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31. Oktober 2017
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@cxfahrer and @Elhabash et al.
I'm not the autority to declare merit or lack thereof to this debate, but even if there is something to @cxfahrer's argument, at the age of 34 I feel like my daredevil days are pretty much over and I can't imagine a new helmet resuscitating them. I imagine it only potentially having an opposite, positive effect, where it may make me overcome the mental block caused by the crash sooner.

@Dominik19xx
Thanks for the input. I am just looking for a new helmet that is as sure to protect me as a bike helmet can be in the event of having a nasty crash, while not making me absolutely miserable for wearing it. Moto helmets are definitely overkill and I find them inappropriate for MTB use of any kind in this day and age.

As the first step towards settling this matter for myself, I decided to order the TLD D4 composite and see how it fits me - and how it feels to wear it. If I can conclude my search here, I'll consider it a small success.
My first "full face" helmet was the convertible Uvex Jakkyll HDE 2.0. It took a beating and held up good in a couple of crashes, but I have since switched to a Fox Proframe. It suits my riding and it feels sturdy, but I am in no way a fast charging bike park rat. I rather pick my lines than just send it. I have seen a guy take a nasty crash and the coupling mechanism of the Jakkyll chin guard gashed his eyebrow completely open. On the other hand, I saw a woman crash in a rock garden in Winterberg and hit her head on a stone directly through the front opening, she was wearing an IXS DH full face helmet. There are limitations to which extent any full face helmet will protect you. I think the most important thing is that a helmet fits you good and snug.

If you do some shuttling where there is some pedalling involved or in a really warm climate, a Proframe style helmet is definitely really good and offers good protection. I like it because it doesn't isolate my senses from the surroundings so much and I can hear what is happening around me quite good. On the downside I got stung in the head by a wasp 3 times this season, which probably wouldn't happen with a less ventilated helmet.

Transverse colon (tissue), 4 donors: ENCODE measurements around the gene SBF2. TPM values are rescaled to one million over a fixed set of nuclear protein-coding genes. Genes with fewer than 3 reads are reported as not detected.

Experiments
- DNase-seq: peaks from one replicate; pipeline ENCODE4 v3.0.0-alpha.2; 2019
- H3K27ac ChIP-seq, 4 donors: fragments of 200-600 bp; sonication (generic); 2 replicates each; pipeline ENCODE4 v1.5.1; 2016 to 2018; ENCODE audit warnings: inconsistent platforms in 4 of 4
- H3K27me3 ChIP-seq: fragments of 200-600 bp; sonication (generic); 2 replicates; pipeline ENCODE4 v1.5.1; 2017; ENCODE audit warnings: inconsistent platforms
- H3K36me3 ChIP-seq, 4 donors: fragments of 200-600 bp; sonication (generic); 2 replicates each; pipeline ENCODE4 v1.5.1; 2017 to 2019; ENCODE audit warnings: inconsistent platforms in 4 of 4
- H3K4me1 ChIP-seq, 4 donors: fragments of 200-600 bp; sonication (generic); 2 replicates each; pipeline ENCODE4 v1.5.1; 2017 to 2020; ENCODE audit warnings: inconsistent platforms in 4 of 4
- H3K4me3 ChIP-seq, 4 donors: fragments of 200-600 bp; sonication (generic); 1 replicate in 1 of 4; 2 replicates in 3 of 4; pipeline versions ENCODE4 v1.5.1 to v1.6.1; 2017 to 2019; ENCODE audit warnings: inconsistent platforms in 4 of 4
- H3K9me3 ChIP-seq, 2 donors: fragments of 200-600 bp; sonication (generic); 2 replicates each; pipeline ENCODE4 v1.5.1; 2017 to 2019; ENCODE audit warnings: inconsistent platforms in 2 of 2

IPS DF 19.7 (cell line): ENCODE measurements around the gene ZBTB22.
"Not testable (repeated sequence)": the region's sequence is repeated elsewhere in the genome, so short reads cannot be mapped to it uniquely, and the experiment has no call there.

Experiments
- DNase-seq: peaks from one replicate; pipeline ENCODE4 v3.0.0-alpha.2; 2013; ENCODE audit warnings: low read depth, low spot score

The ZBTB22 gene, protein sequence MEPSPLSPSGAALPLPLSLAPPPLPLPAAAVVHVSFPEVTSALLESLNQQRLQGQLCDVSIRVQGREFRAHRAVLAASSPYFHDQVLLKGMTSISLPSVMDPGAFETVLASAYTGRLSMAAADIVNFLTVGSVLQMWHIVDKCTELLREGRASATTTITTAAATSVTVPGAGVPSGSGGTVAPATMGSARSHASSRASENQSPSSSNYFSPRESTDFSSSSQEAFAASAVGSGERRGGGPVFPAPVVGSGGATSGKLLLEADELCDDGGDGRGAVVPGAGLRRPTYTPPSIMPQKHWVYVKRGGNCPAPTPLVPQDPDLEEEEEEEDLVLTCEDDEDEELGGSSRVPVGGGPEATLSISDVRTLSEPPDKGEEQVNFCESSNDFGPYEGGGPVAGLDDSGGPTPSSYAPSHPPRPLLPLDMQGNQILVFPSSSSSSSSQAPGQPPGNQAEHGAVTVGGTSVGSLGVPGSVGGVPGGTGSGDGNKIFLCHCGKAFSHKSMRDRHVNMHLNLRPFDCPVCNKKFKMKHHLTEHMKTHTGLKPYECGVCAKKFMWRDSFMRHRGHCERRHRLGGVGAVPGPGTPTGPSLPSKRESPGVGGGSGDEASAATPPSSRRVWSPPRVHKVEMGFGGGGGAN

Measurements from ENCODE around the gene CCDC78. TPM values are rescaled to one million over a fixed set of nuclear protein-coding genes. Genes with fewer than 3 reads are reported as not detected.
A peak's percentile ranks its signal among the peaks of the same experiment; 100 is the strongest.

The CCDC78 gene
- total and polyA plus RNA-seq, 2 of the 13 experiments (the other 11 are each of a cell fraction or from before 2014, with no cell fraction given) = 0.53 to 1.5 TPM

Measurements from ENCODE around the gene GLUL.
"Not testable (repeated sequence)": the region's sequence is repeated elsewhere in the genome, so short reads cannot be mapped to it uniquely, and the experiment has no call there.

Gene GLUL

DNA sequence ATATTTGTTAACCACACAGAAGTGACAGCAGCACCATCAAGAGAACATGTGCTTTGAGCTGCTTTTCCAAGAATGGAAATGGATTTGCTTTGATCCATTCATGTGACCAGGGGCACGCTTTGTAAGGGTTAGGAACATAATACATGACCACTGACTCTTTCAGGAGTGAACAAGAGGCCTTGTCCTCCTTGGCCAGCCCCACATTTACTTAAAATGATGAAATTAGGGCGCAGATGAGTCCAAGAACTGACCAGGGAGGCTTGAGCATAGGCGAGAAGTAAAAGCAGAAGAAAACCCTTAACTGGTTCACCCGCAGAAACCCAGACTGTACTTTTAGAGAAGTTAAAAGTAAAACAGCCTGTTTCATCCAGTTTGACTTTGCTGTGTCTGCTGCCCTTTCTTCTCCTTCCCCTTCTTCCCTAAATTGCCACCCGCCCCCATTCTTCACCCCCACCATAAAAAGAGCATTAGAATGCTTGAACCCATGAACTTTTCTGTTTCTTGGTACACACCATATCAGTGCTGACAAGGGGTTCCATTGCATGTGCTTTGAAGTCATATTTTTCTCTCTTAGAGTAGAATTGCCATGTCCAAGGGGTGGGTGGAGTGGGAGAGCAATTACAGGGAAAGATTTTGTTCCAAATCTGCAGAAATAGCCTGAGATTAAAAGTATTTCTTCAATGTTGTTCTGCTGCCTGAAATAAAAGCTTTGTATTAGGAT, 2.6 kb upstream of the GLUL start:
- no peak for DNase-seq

On the topic of correlation between wearing a helmet and taking risks; I am only able to speak for myself but I wouldn't say I take more risks when wearing more protection, I may take a line with a bit more confidence, but that is by no mean with more risk... I tend to know my "daily" limits and have also lived out my competitive ambitions in my track and field career, so I don't feel the need I have to prove anything to anyone or myself. I have read some Australian studies that other traffic members subconsciously take less care of cyclists that wear a helmet in traffic and there seemed to be also some data to back this up.

Anyway, I think the choice you made to go with the D4 is a good one. Just take the helmet as a piece of protective gear that minimises the head injuries in the event of a bad crash not something that completely prevents them.

Cheers, Luka
 
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@dhp : Have you considered getting both a full on DH and a light Enduro Helmet? It sounds like you alternate between pedaling up and bikepark riding? Maybe use the DH helmet on lift/shuttle days and the lighter one when pedaling.


I mean, if you are riding with a normal helmet without chinbar and without goggles, you will automatically take more care not to crash.

A FF DH helmet on a normal trail when not riding super fast will fool you into a safety that does not exist.
No matter if this is actually true or not, one huge argument in favour of a good helmet is the fact that many (serious) injuries occur in relatively easy riding situations. Not just when taking risks or racing blind. Often due to bad luck, random chance, or tiny instances of inattention, which no one can avoid all the time.

Even the pros are susceptible to this. E.g. Remy Metallier broke his back while looking at a trail feature (and falling of a bridge) and Yoann Barelli broke his knee while hopping over a log.
 

dhp

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2. November 2020
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@dhp : Have you considered getting both a full on DH and a light Enduro Helmet? It sounds like you alternate between pedaling up and bikepark riding? Maybe use the DH helmet on lift/shuttle days and the lighter one when pedaling.

Yep, that's about right, and I've been thinking about getting both in due time. I ordered a couple other helmets to try, both DH and enduro, so I guess I'll just keep what fits me best in the end. Then I can purchase the other one for next season.

Sidenote - Maciag currently has a 15% discount on everything with the code #SENDIT15, it can even be combined with other discounts.